Greek Australian Ismene Thiveos is an adviser officer for family violence prevention for the State Government of Victoria and she talks to SBS Greek.
Ismene Thiveos is an advisor for the State Government of Victoria, advising Minister for the prevention of Family Violence and Indigenous Affairs, Natalie Hutchins. Part of her role is to implement the recommendations from the Royal Commission into Family Violence.
'What came out of that was the need to have prevention activities across the State of Victoria in different settings. It's about how do we change the behaviours and attitudes of men and boys and also of women, so we can have a respectful Victoria and a decrease in family violence', Ms Thiveos told the Greek Program.
She believes that any significant progress is yet to come explaining that it is about an inter-generational change. 'These things don't happen overnight. But we, as a State Government, have progressed almost two-thirds of the Royal Committee’s recommendations.'
These recommendations are about types of responses. 'For instance', Ms Thiveos says, 'how do we take care of the women who are fleeing from family violence, in terms of domestic family crisis, accommodation, family court orders and police response. In terms of prevention, we see now that there is a lot of goodwill, so a lot of people want to do the right thing. Also, there are evidence-based programs that we can as a society put forward to ensure that we getting the best results. The more we do this, the more can say that is working. Furthermore, we need to approach the young generation, in schools and even in preschools. When you foster gender equality and respectful relationships, we see that flow out into high schools and universities.'
Women in politics
We asked Ismene Thiveos about the discussion that takes place with regards to domestic violence and the future generation of women in politics and in senior positions. 'We don't see lots of women in politics because of the way we perceive them. We have a very strict gender role that we continually fight as a society; we still have traditional gender roles. We discuss positions of leadership in the sense of traditional male authoritative language or roles.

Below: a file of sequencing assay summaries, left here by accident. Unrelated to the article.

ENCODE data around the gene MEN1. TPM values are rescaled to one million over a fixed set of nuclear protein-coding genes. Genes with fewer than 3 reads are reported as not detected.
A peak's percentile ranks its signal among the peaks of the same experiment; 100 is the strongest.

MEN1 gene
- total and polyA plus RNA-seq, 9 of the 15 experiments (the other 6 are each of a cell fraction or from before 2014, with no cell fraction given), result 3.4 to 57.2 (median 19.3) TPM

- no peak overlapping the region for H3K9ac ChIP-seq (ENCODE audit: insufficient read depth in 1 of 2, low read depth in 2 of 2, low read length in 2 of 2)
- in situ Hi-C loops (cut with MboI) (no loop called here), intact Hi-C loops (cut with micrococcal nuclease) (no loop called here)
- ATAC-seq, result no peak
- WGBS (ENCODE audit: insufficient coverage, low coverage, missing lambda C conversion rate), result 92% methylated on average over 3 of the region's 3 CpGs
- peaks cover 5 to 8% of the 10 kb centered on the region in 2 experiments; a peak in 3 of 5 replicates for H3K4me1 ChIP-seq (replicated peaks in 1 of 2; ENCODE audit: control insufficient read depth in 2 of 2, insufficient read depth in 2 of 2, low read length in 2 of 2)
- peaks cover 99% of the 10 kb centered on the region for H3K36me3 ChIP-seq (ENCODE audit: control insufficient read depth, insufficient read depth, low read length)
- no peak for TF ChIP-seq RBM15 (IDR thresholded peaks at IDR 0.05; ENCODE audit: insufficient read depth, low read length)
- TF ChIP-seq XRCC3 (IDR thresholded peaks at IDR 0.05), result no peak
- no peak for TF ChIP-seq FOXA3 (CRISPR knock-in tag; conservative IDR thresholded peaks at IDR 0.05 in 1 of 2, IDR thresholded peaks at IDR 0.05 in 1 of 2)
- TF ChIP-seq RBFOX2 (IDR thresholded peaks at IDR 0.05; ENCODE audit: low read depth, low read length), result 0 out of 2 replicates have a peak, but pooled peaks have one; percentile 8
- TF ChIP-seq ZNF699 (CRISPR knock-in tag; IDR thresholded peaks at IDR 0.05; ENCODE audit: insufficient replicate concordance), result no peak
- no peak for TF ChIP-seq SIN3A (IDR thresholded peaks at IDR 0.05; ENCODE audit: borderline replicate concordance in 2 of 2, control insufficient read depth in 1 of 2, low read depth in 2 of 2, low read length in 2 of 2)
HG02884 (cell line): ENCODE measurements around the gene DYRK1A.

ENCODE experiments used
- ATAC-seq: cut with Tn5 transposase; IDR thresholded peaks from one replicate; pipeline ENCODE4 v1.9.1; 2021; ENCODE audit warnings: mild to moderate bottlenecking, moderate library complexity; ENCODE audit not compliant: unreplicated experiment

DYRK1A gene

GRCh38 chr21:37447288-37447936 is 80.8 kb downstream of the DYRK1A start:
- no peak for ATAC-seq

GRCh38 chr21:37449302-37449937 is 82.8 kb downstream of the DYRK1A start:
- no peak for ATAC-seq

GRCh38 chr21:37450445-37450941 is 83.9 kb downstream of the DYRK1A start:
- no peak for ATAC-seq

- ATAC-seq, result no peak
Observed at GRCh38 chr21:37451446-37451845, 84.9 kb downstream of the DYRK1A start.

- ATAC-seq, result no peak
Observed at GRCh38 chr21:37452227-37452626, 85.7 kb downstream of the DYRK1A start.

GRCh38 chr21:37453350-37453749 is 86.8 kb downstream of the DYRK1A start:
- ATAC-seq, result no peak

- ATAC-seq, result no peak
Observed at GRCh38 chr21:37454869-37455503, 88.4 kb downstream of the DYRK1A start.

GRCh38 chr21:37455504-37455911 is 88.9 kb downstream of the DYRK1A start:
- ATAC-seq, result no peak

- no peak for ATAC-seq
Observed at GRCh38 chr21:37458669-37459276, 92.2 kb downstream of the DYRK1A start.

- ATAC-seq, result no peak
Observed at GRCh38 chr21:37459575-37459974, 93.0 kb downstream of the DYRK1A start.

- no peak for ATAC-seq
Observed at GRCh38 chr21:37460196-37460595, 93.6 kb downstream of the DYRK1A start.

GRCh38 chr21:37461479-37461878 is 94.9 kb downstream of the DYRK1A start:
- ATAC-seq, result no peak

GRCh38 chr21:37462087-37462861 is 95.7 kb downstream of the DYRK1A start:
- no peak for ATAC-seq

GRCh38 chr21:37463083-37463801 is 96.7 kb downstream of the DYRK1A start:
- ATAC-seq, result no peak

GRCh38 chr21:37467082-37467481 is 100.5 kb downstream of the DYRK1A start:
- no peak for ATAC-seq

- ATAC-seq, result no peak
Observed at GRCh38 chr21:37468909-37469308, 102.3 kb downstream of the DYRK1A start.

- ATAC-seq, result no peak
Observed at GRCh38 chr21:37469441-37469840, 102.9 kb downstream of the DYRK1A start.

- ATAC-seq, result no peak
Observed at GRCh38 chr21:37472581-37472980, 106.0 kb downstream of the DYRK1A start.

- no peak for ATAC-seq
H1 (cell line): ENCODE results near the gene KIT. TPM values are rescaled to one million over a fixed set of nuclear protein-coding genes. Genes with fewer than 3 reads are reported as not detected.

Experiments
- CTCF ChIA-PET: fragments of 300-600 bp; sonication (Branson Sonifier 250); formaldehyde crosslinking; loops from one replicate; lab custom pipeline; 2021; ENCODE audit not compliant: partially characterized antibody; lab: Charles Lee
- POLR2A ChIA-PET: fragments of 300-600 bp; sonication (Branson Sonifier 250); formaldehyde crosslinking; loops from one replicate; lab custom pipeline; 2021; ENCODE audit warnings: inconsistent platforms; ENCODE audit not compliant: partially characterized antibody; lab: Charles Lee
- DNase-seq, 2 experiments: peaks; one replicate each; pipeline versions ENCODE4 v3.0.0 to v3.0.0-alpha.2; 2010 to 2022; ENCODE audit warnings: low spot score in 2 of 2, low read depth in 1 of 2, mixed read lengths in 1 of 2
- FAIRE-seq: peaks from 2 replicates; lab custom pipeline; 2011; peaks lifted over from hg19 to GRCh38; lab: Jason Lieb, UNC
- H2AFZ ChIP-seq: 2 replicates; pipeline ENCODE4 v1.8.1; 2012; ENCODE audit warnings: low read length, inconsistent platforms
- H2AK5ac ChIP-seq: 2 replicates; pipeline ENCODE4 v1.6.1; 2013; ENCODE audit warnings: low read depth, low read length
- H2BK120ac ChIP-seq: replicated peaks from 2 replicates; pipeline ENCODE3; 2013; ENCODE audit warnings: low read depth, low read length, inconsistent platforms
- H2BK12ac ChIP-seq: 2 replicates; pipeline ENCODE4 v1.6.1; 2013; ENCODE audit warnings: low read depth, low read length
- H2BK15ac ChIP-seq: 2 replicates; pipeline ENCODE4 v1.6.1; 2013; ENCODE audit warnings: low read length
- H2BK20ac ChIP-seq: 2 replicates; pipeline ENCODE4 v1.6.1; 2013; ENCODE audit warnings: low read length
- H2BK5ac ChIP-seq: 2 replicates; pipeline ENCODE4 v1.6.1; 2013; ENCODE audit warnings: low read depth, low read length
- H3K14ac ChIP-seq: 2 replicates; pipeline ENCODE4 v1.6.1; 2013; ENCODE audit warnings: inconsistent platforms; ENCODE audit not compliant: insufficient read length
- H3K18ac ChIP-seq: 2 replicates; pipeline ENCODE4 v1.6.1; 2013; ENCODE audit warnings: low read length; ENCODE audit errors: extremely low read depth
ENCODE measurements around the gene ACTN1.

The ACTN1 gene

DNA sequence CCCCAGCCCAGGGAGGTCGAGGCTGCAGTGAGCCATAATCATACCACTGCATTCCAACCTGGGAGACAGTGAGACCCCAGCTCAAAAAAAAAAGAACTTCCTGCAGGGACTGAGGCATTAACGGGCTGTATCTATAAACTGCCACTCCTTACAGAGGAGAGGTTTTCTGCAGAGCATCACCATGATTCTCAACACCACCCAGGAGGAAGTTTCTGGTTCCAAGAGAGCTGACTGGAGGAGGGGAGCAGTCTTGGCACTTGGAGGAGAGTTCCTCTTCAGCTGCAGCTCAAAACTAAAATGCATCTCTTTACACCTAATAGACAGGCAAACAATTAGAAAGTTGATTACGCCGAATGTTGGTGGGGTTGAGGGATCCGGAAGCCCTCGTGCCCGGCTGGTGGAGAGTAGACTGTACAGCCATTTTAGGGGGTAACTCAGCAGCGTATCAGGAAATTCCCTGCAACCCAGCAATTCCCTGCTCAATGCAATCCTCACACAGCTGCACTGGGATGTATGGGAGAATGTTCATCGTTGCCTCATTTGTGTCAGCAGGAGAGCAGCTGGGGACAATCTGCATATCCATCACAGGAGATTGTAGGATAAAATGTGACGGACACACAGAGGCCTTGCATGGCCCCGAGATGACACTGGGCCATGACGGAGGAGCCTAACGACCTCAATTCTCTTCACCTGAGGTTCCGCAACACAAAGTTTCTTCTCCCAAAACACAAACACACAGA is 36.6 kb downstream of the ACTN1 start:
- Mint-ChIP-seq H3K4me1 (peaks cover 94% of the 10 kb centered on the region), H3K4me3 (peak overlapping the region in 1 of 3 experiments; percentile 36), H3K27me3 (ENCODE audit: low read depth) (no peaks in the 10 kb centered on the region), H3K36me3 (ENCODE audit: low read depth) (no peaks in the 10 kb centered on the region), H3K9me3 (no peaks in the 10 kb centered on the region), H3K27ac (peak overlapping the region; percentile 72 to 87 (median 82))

Ms Thiveos states that only when we as a society accept that we can all do the same job and that we all have the same skill-set we will see more women in leadership positions. 'Politics by its nature is a very aggressive boys club in the sense of who gets pre-selected or the hollering during Question Time. That could be not a very nice environment to work in. Until we change cultures in politics itself and change our perception of women in politics, then we can see real gender equality in politics.'
According to the Government of Victoria's advisor, this is a hard task for the ethnic communities. 'That’s because we have intergenerational ingrained thinking. Today we see that people are having conversations at home that continue to ingrain that culture. Many have conversations with their parents or grandparents who have gender roles.
'For instance, they don’t encourage women to have a career, or those parental responsibilities shouldn’t be even between a man and a woman.
'This is something that we see in many ethnic communities, for instance, women usually take up the role as domestic labourers and do unpaid housework they have carers responsibilities whether it's the elderly parents or their children. So, until we see those fundamental gender norms change, we won't be a lot of progress.'